Volume 19 Issue 49 | April 20 - 26, 2007
City stops to plant flowers in Peck Slip plan
By Skye H. McFarlane
Though two big regulatory hurdles still lie ahead, park advocates and preservationists appear to have reached an agreement on the redesign of Peck Slip.
Were very restricted on this site, but
I think weve reached a good compromise, said John Fratta, chairperson of Community Board 1s Seaport Committee, last Thursday.
The former boat slip in the northern reaches of the South Street Seaport, which currently serves as a de-facto parking lot, is slated for conversion into a public park. However, the granite cobblestone-paved slip lies within both city and national historic districts, meaning that the design for the space must be approved by both the city Landmarks Preservation Commission and the State Historical Preservation Office (which reports to the national register).
Because preservationists have said that putting trees, grass or other plantings in the slip could degrade its historical, industrial character, the Parks Departments original design contained little greenery. The architects opted instead for a sunken granite plaza, designed to look like the remnants of a lost ship.
The plan was soundly rejected by the Seaport Committee in March. Neighborhood residents said the design was cold and unwelcoming, that it would become a haven for skateboarders and street fairs, and that it did not meet the needs of a growing, park-starved residential population.
Though the boards resolutions carry only advisory weight, the Parks Department voluntarily agreed to postpone its hearing with the L.P.C. At meetings arranged by former C.B. 1 district manager Paul Goldstein and his current boss, Assembly Speaker Sheldon Silver, the Parks Department hammered out a new design with a group of C.B. 1 members.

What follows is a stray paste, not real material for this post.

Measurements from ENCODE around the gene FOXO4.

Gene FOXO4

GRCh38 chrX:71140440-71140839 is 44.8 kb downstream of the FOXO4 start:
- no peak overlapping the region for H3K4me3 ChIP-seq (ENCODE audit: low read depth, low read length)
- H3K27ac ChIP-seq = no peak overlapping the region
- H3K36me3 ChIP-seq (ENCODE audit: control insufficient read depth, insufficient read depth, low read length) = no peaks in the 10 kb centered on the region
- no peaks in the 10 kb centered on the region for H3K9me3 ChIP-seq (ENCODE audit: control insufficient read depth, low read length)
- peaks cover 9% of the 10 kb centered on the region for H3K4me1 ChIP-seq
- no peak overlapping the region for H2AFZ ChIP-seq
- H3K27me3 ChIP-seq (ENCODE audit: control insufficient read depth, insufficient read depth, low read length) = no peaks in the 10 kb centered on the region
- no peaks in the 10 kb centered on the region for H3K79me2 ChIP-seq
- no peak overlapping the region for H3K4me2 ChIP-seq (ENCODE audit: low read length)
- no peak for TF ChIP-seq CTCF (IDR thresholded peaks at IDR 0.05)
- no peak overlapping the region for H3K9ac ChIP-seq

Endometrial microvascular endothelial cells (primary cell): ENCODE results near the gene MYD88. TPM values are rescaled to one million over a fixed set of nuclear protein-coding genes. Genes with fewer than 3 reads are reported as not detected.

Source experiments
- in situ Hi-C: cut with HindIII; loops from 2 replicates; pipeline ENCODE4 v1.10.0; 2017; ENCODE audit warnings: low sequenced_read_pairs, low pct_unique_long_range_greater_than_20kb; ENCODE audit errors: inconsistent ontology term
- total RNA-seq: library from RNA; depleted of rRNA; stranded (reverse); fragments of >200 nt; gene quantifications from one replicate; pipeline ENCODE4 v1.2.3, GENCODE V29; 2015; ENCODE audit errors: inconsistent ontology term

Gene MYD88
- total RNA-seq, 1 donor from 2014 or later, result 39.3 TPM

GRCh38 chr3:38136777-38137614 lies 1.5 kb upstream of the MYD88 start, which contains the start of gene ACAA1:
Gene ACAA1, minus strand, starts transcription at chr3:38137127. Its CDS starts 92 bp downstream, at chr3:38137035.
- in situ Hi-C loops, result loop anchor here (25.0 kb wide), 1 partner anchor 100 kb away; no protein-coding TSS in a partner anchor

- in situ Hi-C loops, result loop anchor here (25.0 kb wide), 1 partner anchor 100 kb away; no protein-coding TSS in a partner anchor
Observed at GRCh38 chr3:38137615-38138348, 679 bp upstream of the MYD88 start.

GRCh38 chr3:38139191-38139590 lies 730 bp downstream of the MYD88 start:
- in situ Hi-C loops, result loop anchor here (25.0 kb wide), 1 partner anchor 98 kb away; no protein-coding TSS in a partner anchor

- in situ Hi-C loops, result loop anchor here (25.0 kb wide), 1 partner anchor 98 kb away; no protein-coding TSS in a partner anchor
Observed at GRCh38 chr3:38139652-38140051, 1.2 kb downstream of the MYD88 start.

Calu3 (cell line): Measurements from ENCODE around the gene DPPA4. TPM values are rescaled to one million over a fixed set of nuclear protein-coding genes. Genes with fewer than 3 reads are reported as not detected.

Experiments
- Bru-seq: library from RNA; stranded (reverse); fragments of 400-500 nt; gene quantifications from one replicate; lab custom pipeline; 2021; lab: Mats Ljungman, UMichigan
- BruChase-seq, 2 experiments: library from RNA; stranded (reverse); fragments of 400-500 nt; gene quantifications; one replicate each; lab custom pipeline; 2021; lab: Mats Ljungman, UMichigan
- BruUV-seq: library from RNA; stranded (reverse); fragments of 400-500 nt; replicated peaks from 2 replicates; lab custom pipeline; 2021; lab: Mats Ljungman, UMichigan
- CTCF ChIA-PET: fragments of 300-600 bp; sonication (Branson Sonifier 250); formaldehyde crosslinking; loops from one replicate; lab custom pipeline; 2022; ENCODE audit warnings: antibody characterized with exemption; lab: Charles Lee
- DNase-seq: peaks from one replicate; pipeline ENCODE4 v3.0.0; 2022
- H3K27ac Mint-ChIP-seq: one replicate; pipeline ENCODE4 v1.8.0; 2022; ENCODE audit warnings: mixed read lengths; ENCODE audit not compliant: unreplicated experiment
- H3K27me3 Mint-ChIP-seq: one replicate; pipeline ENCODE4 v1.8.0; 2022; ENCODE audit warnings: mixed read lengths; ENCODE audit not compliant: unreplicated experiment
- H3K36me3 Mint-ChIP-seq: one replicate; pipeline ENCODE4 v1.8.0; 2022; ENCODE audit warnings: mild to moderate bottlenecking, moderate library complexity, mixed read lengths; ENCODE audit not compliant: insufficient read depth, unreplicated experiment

The new design includes two new planting beds with bushes and some flowers on the western end of the triangular park. Benches and rib-shaped traffic bollards that had been made of granite and steel, respectively, were changed to wood to make them look warmer. More trees were added to the southern side of the park and the small fountain at the center of the plaza was made more prominent.
Though some park proponents are still calling for a grass lawn on the site and some preservationists would still prefer a treeless, European-style piazza, all but seven members of C.B. 1 signed on to the compromise plan at Tuesdays full board meeting. In addition to approving the revamped design, the boards resolution called on the city to restrict events and street fairs within the future plaza.
The new design will go before city Landmarks on April 24. If the necessary approvals come through, the Parks Department expects to complete the new Peck Slip plaza sometime in mid-2009.
Weve taken two viewpoints that we really diametrically opposed and weve managed to bring them together, said Roger Byrom, who heads the community boards committee on landmarks. This really reflects the desire of the Parks Department to hear what we want.